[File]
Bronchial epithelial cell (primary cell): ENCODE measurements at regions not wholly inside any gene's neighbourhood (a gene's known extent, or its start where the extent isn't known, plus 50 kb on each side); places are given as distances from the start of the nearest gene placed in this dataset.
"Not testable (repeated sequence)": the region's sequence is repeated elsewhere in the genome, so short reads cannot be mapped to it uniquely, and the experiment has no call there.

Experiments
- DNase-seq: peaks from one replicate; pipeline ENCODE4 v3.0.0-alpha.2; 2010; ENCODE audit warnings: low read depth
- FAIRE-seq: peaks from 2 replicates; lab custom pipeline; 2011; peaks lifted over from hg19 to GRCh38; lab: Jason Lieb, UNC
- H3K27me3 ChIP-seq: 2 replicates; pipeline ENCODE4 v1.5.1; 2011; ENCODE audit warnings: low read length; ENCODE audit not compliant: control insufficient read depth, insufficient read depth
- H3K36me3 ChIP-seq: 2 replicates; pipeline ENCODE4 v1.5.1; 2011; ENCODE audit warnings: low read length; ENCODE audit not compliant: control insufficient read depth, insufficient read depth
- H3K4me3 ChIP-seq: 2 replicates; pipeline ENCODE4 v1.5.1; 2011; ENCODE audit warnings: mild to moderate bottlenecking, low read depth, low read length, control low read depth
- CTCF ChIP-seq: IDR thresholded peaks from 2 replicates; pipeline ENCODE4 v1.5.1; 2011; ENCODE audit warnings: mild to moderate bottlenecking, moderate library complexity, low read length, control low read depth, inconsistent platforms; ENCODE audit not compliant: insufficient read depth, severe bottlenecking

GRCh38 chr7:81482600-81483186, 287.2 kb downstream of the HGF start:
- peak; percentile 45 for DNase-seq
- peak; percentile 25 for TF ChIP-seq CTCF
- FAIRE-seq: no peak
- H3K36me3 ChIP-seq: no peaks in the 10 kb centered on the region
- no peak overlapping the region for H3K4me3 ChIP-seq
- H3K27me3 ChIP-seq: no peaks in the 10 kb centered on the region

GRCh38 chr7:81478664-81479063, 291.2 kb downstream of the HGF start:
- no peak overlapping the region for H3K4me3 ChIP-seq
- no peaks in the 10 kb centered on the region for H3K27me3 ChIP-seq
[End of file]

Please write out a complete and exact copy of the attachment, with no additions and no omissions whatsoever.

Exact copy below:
Bronchial epithelial cell (primary cell): ENCODE measurements at regions not wholly inside any gene's neighbourhood (a gene's known extent, or its start where the extent isn't known, plus 50 kb on each side); places are given as distances from the start of the nearest gene placed in this dataset.
"Not testable (repeated sequence)": the region's sequence is repeated elsewhere in the genome, so short reads cannot be mapped to it uniquely, and the experiment has no call there.

Experiments
- DNase-seq: peaks from one replicate; pipeline ENCODE4 v3.0.0-alpha.2; 2010; ENCODE audit warnings: low read depth
- FAIRE-seq: peaks from 2 replicates; lab custom pipeline; 2011; peaks lifted over from hg19 to GRCh38; lab: Jason Lieb, UNC
- H3K27me3 ChIP-seq: 2 replicates; pipeline ENCODE4 v1.5.1; 2011; ENCODE audit warnings: low read length; ENCODE audit not compliant: control insufficient read depth, insufficient read depth
- H3K36me3 ChIP-seq: 2 replicates; pipeline ENCODE4 v1.5.1; 2011; ENCODE audit warnings: low read length; ENCODE audit not compliant: control insufficient read depth, insufficient read depth
- H3K4me3 ChIP-seq: 2 replicates; pipeline ENCODE4 v1.5.1; 2011; ENCODE audit warnings: mild to moderate bottlenecking, low read depth, low read length, control low read depth
- CTCF ChIP-seq: IDR thresholded peaks from 2 replicates; pipeline ENCODE4 v1.5.1; 2011; ENCODE audit warnings: mild to moderate bottlenecking, moderate library complexity, low read length, control low read depth, inconsistent platforms; ENCODE audit not compliant: insufficient read depth, severe bottlenecking

GRCh38 chr7:81482600-81483186, 287.2 kb downstream of the HGF start:
- peak; percentile 45 for DNase-seq
- peak; percentile 25 for TF ChIP-seq CTCF
- FAIRE-seq: no peak
- H3K36me3 ChIP-seq: no peaks in the 10 kb centered on the region
- no peak overlapping the region for H3K4me3 ChIP-seq
- H3K27me3 ChIP-seq: no peaks in the 10 kb centered on the region

GRCh38 chr7:81478664-81479063, 291.2 kb downstream of the HGF start:
- no peak overlapping the region for H3K4me3 ChIP-seq
- no peaks in the 10 kb centered on the region for H3K27me3 ChIP-seq